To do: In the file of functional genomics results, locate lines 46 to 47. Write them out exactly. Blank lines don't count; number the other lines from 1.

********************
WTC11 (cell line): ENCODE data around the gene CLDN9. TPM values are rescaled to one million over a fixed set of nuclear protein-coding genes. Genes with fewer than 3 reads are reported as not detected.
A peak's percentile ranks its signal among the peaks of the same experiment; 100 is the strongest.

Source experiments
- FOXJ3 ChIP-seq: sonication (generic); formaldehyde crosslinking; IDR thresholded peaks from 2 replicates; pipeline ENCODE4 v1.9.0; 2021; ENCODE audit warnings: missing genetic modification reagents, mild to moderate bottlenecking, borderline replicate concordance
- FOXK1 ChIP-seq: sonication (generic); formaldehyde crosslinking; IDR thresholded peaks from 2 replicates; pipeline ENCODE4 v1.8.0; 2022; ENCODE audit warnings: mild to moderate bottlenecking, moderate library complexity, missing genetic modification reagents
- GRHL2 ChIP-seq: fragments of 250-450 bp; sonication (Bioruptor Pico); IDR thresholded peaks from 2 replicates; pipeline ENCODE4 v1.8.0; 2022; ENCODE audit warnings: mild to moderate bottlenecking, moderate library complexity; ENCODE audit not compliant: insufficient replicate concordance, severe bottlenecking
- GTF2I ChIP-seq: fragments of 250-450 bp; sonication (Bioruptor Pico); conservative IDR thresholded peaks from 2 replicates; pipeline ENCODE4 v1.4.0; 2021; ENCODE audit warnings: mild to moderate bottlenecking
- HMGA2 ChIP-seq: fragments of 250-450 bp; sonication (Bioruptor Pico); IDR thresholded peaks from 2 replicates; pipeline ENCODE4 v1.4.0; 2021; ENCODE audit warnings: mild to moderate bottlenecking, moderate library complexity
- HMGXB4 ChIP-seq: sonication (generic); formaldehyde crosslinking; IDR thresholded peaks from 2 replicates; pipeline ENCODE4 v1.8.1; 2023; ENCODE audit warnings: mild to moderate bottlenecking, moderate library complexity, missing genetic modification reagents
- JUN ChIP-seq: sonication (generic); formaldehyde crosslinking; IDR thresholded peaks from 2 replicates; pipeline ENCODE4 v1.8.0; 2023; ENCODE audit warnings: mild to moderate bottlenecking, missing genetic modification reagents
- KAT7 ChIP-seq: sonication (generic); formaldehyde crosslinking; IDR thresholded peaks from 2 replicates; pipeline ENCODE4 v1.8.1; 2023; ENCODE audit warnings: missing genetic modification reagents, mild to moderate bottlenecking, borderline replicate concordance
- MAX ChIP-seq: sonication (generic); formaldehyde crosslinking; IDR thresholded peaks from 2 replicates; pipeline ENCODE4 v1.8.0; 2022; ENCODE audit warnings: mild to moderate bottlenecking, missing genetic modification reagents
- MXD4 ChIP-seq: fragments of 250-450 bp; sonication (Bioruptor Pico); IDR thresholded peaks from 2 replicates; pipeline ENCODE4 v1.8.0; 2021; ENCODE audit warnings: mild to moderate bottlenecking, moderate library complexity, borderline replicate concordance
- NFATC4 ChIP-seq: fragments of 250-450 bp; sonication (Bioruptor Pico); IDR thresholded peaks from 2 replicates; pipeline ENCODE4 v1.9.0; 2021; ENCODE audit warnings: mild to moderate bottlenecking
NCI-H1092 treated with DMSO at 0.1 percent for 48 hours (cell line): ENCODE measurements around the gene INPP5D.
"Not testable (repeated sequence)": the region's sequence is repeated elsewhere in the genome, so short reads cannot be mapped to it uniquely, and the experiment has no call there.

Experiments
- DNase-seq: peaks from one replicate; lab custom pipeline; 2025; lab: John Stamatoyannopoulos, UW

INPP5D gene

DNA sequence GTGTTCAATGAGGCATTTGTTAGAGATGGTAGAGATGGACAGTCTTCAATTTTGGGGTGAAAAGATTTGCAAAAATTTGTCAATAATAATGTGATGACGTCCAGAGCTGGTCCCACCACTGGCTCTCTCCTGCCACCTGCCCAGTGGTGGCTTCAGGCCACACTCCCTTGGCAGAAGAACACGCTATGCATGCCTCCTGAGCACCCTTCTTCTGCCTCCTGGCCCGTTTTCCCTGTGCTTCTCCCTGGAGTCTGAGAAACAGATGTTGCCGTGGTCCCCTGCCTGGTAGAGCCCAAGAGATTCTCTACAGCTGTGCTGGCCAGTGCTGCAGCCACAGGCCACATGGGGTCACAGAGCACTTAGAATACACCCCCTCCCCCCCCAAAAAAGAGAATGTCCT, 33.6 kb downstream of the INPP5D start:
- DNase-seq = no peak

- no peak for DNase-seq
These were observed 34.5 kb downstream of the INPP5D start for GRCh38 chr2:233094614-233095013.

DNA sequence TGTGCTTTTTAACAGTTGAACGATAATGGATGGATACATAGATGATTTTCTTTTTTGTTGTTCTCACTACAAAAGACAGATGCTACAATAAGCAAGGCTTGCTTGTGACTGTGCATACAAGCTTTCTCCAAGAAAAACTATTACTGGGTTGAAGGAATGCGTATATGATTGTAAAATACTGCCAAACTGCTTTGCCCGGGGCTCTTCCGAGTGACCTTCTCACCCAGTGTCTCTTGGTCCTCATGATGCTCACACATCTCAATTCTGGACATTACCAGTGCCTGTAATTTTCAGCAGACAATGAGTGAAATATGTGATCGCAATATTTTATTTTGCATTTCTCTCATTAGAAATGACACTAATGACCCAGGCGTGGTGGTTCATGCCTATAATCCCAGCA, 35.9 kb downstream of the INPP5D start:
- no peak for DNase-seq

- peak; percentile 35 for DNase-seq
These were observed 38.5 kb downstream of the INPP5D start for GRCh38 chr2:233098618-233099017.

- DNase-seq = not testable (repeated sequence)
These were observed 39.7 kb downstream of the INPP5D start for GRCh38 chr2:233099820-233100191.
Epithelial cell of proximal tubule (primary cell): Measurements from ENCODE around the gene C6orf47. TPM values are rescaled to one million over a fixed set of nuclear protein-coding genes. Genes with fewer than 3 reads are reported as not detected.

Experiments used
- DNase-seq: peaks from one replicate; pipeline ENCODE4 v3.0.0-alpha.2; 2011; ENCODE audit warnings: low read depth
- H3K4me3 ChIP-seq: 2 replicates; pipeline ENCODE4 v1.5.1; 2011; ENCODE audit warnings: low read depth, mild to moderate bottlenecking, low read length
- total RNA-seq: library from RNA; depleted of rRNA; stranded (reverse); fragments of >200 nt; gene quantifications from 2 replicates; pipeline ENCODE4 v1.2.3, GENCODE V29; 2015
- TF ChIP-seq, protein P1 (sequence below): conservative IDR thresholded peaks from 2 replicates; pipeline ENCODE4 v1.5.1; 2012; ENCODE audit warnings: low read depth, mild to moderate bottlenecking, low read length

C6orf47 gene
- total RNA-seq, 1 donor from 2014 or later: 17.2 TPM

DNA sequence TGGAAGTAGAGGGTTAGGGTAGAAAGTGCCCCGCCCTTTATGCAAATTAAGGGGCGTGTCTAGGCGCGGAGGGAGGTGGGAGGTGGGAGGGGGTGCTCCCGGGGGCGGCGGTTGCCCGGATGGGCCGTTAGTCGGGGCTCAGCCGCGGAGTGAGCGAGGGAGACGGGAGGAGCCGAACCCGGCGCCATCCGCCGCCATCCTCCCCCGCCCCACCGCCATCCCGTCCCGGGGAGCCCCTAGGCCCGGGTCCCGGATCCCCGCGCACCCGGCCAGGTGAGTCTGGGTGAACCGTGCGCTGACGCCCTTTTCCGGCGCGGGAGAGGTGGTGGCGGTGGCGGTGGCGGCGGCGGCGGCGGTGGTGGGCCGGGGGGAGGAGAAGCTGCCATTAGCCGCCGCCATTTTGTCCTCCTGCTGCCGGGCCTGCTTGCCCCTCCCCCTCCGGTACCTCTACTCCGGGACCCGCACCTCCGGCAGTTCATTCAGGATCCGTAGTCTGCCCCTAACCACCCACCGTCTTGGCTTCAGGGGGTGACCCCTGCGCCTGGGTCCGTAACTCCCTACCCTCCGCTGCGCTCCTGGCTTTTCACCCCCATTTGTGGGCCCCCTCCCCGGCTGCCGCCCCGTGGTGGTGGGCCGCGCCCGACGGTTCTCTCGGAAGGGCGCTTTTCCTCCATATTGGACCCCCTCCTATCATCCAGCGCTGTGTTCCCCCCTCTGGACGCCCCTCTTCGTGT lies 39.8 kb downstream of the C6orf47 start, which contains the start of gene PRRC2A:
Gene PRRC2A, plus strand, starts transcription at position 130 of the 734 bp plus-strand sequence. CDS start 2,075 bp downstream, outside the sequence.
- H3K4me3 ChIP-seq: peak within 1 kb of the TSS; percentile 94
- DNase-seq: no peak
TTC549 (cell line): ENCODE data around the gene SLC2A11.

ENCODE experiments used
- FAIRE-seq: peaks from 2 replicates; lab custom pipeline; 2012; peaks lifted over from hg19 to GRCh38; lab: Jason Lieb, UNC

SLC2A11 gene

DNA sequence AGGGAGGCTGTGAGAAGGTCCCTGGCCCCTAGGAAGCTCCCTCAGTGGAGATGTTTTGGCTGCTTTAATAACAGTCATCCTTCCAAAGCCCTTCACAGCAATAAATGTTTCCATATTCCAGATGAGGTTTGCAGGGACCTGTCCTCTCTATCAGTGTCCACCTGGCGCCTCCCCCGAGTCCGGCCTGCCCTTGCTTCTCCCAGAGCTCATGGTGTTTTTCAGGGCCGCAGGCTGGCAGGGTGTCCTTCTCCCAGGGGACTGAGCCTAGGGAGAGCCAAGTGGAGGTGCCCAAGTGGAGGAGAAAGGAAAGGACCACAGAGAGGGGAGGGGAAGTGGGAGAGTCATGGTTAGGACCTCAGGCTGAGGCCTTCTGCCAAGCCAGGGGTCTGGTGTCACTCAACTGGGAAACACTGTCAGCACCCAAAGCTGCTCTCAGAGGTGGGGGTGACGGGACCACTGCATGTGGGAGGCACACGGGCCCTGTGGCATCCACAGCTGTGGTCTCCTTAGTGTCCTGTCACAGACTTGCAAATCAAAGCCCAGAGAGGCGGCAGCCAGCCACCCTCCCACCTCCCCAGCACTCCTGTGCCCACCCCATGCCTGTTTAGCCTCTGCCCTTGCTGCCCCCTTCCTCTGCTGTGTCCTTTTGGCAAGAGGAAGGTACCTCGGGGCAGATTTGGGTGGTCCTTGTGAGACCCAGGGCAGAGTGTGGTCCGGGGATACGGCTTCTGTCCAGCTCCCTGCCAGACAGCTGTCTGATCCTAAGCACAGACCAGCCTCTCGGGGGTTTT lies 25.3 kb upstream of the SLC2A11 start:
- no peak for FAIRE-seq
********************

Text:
DNA sequence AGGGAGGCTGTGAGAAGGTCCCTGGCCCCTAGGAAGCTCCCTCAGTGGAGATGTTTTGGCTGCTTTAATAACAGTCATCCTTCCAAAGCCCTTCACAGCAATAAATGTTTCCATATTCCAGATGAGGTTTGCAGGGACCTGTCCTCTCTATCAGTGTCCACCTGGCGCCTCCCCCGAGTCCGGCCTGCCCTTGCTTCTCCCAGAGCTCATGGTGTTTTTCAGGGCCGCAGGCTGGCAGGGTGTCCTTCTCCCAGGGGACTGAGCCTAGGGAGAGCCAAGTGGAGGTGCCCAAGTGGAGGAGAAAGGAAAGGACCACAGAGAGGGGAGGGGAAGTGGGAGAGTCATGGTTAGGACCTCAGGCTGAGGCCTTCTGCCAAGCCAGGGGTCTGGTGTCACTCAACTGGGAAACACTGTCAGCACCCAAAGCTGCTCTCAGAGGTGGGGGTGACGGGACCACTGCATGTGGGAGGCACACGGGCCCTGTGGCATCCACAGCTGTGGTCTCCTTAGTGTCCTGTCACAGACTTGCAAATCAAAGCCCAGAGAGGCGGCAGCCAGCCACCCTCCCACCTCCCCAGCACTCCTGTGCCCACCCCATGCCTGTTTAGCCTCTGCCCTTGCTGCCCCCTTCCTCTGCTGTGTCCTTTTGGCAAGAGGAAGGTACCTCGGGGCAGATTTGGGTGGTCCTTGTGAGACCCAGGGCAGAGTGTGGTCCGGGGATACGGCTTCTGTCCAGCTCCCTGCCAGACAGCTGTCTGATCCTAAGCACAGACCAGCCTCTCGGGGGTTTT lies 25.3 kb upstream of the SLC2A11 start:
- no peak for FAIRE-seq